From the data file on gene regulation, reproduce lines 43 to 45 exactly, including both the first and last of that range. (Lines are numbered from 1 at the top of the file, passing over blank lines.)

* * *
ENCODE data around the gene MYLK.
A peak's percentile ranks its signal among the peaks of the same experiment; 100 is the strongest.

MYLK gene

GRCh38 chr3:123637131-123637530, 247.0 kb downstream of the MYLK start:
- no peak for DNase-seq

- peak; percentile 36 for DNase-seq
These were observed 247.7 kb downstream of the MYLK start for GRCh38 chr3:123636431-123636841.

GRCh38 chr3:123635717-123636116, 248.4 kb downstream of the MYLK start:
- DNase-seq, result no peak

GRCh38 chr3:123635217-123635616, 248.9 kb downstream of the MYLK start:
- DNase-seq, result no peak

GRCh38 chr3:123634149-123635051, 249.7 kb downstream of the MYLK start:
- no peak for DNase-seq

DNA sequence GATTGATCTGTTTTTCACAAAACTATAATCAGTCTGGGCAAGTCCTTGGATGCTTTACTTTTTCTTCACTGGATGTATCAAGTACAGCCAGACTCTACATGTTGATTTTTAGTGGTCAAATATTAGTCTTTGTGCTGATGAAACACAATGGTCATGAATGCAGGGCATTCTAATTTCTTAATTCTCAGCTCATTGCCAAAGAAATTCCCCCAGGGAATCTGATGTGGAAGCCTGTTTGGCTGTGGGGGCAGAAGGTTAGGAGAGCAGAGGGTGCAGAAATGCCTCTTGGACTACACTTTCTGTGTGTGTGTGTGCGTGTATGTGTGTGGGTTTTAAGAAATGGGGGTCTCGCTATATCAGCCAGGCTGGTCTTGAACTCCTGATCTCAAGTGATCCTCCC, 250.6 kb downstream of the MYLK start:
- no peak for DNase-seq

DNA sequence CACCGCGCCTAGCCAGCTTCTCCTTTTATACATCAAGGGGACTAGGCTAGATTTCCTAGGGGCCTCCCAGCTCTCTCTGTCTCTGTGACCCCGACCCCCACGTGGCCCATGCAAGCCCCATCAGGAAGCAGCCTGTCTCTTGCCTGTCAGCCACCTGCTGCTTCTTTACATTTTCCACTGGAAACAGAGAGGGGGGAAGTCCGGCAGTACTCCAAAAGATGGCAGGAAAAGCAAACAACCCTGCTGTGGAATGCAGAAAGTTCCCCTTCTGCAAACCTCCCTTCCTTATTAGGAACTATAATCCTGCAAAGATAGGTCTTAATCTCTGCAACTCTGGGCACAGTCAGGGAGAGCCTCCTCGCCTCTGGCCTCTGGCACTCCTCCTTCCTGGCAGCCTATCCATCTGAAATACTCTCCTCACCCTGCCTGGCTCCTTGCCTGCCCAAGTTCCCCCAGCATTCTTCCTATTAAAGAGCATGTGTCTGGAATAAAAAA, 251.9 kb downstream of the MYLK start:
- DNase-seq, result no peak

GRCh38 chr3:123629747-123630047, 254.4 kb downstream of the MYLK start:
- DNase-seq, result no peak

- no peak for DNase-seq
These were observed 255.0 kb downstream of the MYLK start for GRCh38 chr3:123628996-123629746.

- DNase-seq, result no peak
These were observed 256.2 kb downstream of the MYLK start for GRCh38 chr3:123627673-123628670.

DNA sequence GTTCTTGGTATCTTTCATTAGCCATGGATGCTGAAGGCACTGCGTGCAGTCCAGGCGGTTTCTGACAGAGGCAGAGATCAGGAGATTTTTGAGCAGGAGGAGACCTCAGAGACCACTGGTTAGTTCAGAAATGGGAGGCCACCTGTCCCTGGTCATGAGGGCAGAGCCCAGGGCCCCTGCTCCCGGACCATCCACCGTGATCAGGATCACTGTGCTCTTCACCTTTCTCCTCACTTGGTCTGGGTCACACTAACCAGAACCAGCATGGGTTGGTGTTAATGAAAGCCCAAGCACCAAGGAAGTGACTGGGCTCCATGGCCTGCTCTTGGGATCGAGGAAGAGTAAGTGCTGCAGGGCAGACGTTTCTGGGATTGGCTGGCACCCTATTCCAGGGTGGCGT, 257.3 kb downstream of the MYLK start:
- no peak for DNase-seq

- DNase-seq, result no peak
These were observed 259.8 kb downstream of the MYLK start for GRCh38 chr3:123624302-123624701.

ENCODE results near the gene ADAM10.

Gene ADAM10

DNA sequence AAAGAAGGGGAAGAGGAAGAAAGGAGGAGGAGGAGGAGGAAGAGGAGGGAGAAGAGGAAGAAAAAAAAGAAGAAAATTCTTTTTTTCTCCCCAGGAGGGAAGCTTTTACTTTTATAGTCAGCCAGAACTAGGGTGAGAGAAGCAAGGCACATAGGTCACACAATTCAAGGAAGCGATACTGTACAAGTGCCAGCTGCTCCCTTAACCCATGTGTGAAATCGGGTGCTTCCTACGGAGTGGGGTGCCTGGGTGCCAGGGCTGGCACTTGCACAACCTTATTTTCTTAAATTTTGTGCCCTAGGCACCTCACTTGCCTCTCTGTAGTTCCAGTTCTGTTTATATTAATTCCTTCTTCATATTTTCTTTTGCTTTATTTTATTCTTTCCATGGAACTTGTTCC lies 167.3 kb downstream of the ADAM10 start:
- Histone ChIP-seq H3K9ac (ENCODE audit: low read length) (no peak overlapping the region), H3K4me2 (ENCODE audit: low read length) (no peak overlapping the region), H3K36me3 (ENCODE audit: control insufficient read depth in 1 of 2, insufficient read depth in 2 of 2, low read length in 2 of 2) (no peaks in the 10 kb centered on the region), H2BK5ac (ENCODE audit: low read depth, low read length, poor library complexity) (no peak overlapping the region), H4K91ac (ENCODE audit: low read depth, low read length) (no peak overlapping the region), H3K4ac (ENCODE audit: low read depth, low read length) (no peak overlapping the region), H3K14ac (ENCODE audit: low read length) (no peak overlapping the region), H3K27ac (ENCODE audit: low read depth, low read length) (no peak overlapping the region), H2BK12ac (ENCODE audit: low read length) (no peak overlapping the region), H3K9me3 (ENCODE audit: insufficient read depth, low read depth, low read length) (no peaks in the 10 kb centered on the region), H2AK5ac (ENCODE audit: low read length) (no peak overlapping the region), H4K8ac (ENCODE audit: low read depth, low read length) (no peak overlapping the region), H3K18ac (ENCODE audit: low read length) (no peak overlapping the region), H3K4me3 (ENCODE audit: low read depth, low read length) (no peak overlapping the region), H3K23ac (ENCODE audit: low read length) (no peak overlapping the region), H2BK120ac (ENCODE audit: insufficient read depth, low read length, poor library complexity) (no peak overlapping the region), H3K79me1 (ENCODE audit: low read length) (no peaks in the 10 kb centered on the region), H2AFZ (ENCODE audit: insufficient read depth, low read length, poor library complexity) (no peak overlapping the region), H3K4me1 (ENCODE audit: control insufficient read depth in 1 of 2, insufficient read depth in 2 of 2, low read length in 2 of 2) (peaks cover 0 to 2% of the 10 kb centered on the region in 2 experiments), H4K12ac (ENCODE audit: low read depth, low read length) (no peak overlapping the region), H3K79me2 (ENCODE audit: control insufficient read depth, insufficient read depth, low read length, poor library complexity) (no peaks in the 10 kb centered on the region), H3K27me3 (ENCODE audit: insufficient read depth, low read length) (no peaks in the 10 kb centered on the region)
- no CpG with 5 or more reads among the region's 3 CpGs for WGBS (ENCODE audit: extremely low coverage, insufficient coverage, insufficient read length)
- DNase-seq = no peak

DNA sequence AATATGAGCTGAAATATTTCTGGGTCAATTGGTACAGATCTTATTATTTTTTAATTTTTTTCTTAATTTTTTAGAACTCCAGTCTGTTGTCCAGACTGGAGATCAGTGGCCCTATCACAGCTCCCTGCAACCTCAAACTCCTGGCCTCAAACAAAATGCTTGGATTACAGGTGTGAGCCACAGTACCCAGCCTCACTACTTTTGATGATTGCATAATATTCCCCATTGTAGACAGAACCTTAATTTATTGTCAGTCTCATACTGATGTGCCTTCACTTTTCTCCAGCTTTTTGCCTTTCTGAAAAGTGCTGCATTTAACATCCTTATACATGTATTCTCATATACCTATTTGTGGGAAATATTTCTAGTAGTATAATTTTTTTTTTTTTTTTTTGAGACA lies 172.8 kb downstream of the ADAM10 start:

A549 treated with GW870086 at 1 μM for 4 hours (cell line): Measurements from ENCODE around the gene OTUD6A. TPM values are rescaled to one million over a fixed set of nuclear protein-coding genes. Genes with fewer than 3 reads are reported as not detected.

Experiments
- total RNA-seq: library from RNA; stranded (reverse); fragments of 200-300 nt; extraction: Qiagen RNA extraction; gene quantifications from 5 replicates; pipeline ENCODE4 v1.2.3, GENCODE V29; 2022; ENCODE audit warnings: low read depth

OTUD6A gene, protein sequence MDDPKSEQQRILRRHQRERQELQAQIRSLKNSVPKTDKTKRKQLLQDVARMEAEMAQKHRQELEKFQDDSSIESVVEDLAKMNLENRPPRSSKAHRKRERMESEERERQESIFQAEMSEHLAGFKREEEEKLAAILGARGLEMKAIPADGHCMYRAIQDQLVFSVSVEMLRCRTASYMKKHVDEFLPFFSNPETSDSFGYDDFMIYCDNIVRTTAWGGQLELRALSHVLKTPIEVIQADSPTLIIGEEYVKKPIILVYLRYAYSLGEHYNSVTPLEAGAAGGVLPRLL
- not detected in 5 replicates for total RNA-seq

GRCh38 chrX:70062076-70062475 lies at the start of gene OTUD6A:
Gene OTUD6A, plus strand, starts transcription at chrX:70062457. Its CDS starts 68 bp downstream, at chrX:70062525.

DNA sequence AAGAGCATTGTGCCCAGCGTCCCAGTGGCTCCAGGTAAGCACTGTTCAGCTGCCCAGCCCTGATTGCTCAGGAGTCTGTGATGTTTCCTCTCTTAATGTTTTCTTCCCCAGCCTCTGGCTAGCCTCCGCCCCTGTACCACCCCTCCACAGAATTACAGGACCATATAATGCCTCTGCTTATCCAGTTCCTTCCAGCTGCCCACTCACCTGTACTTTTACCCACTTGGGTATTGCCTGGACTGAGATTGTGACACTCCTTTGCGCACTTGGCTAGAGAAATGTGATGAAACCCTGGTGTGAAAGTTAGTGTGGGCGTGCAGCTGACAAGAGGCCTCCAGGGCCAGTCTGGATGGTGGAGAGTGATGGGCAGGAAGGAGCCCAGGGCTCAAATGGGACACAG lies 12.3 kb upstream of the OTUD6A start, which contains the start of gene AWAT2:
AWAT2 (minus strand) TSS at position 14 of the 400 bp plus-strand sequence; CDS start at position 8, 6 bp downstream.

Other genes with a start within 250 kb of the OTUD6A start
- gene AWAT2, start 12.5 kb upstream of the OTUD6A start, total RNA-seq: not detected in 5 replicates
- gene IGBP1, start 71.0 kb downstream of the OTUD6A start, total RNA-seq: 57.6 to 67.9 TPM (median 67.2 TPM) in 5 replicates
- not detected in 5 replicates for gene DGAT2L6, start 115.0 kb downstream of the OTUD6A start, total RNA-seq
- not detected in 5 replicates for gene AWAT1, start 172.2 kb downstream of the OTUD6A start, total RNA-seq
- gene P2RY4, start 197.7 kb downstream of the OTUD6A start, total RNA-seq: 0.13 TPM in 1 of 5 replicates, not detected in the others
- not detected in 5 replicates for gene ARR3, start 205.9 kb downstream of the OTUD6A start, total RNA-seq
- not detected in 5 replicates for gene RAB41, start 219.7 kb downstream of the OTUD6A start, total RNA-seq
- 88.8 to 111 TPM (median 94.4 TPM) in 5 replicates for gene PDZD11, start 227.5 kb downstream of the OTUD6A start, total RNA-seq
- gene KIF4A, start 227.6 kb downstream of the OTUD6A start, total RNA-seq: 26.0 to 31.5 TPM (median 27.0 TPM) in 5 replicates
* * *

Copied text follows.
AWAT2 (minus strand) TSS at position 14 of the 400 bp plus-strand sequence; CDS start at position 8, 6 bp downstream.

Other genes with a start within 250 kb of the OTUD6A start
- gene AWAT2, start 12.5 kb upstream of the OTUD6A start, total RNA-seq: not detected in 5 replicates